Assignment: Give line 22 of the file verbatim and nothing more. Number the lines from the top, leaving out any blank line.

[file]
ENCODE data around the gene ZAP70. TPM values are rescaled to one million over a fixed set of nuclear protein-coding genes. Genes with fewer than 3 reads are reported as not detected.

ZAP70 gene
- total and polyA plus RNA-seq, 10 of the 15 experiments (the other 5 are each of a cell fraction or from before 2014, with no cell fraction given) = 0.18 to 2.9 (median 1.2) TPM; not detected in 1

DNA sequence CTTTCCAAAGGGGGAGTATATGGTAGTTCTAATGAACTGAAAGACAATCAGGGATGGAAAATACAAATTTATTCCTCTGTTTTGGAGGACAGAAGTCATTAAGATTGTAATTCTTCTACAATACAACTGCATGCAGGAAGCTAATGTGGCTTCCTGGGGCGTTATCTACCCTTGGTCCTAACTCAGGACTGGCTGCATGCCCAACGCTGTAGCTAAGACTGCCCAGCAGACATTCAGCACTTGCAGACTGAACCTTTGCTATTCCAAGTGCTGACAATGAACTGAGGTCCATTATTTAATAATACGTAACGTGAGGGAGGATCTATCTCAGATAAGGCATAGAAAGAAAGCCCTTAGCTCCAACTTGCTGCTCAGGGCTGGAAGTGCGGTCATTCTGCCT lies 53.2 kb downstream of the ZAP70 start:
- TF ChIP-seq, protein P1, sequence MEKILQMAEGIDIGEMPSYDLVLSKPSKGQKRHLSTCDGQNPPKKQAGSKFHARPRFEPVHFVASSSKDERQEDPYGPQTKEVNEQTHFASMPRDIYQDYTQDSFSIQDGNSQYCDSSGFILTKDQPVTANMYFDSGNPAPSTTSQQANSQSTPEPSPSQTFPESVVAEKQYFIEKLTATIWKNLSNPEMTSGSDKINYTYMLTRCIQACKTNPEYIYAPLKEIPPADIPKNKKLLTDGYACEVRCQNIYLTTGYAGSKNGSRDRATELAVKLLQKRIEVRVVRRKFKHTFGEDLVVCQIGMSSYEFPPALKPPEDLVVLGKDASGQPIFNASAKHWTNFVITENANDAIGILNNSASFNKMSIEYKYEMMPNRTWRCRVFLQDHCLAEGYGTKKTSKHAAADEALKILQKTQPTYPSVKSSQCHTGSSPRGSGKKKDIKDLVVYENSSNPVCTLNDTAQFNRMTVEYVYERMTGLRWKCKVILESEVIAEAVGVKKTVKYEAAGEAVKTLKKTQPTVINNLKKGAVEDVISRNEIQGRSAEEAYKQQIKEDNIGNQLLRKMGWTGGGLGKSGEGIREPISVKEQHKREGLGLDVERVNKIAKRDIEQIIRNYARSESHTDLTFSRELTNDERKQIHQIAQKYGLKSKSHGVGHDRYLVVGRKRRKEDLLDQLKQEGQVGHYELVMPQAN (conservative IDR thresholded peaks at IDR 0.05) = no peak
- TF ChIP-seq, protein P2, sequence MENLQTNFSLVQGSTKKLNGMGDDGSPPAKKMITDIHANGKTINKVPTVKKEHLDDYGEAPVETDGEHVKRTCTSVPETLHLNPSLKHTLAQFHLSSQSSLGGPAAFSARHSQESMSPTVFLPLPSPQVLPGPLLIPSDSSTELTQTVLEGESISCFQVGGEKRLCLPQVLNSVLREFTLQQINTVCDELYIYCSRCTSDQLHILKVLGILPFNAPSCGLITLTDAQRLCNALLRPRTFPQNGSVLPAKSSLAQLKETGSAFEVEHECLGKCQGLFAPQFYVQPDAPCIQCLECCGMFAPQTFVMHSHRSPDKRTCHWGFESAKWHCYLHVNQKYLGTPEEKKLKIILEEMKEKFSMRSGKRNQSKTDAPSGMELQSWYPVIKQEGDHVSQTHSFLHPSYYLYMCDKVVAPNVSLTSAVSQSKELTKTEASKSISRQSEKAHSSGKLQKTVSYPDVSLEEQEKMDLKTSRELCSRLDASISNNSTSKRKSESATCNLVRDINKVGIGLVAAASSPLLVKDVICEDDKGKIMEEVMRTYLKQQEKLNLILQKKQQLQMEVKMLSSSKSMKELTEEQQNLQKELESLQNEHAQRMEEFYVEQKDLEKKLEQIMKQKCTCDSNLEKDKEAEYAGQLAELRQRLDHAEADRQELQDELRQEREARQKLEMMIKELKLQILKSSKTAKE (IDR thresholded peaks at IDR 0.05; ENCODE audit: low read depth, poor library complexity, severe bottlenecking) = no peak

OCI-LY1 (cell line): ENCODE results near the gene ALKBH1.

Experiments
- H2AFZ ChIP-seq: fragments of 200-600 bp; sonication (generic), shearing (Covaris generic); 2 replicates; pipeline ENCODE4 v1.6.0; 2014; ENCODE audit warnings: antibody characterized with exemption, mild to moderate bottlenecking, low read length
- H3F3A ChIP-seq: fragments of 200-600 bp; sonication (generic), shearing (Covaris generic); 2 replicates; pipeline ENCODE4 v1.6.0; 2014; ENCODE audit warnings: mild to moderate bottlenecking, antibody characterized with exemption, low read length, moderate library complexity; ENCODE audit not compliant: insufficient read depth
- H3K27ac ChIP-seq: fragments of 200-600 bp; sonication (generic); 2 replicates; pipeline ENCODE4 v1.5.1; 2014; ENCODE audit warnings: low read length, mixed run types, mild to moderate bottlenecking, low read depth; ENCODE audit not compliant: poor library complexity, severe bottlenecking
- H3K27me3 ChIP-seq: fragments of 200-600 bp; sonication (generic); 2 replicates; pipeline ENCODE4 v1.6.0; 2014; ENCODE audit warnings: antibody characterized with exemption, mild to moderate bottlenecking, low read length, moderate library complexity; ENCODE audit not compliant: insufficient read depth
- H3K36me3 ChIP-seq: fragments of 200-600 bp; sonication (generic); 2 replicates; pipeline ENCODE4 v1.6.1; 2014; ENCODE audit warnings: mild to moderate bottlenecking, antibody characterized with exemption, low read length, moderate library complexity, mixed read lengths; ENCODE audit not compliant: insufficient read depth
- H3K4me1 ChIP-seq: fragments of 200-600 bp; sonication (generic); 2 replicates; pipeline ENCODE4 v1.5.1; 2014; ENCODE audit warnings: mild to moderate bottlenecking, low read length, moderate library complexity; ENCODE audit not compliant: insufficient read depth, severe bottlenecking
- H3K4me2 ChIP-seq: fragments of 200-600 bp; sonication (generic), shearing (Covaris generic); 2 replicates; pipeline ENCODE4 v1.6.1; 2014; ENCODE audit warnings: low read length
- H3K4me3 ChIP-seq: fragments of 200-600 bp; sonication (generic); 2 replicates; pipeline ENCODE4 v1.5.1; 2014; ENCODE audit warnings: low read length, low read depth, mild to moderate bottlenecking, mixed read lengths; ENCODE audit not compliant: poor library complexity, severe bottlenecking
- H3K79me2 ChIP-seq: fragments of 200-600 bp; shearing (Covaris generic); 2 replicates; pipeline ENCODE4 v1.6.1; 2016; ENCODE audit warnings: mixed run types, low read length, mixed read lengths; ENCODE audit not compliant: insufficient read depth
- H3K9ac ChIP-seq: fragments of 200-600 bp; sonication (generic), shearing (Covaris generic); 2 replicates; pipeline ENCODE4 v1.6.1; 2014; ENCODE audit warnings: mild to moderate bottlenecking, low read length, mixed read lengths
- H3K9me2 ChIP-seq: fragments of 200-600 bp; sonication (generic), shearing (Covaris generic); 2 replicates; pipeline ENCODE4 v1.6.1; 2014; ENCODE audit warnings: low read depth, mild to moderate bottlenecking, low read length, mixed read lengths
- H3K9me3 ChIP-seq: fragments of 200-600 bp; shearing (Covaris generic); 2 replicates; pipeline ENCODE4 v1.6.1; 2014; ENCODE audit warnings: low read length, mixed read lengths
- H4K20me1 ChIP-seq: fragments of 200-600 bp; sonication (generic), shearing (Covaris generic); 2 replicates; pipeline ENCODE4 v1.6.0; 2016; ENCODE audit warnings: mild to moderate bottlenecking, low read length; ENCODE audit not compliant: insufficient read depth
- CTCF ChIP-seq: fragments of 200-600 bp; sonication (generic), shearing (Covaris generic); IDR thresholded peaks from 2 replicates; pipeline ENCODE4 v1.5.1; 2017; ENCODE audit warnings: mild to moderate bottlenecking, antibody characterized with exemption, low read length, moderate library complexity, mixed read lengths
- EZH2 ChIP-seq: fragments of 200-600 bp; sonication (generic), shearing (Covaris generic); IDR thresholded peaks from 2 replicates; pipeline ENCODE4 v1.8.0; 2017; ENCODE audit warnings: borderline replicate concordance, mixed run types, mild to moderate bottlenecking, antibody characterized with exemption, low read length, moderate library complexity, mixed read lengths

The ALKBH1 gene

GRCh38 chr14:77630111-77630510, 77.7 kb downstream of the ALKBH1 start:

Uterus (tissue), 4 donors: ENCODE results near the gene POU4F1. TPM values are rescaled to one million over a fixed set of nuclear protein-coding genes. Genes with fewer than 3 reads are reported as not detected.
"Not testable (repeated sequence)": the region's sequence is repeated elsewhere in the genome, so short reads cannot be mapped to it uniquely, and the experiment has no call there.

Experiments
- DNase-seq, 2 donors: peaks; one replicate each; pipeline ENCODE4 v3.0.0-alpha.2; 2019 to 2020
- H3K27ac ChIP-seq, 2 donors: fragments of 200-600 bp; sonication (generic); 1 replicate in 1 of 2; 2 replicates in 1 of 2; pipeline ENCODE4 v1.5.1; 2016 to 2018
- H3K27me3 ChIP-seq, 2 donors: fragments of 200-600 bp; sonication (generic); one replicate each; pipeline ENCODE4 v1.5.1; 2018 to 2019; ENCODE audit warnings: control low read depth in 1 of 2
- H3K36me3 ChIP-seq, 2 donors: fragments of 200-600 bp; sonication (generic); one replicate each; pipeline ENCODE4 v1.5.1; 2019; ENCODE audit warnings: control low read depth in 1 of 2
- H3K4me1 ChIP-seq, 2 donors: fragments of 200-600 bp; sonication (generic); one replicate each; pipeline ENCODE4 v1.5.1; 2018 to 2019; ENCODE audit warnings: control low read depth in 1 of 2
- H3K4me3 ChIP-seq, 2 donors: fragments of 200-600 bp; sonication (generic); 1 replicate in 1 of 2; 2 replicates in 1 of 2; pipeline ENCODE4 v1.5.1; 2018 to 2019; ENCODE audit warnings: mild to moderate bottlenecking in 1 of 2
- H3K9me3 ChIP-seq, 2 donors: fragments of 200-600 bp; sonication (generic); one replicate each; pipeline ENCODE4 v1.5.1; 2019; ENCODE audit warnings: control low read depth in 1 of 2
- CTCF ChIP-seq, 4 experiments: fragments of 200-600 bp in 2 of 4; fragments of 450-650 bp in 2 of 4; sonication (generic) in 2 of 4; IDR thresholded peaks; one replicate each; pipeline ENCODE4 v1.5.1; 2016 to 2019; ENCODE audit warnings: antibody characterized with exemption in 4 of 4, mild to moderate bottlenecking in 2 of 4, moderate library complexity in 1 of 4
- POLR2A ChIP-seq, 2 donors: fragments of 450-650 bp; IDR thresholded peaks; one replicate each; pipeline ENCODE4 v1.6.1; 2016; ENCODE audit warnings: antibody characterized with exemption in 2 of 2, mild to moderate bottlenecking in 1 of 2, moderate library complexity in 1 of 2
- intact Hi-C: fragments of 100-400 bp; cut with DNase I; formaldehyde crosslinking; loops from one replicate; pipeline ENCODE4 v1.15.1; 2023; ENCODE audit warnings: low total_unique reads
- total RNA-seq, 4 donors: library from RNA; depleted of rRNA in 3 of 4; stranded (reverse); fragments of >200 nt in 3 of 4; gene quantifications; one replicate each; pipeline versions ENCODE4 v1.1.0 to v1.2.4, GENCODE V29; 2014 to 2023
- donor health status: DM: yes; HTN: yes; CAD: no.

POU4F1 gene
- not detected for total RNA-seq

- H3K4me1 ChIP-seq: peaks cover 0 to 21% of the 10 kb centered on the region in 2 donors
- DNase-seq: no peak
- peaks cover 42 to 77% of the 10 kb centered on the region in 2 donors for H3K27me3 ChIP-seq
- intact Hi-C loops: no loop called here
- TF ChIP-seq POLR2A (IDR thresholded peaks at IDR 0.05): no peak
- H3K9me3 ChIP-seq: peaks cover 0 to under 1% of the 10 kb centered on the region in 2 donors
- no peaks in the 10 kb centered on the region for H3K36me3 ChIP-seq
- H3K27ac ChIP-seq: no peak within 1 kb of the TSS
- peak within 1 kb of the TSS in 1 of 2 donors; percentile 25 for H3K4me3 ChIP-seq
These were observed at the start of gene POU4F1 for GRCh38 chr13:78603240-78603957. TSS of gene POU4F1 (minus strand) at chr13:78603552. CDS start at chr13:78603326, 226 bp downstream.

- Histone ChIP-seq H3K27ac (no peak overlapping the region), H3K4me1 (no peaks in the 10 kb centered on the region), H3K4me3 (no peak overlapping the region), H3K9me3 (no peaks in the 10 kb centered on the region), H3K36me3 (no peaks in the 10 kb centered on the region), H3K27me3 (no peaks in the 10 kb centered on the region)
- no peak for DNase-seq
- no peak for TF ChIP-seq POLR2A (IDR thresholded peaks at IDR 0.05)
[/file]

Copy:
- CTCF ChIP-seq: fragments of 200-600 bp; sonication (generic), shearing (Covaris generic); IDR thresholded peaks from 2 replicates; pipeline ENCODE4 v1.5.1; 2017; ENCODE audit warnings: mild to moderate bottlenecking, antibody characterized with exemption, low read length, moderate library complexity, mixed read lengths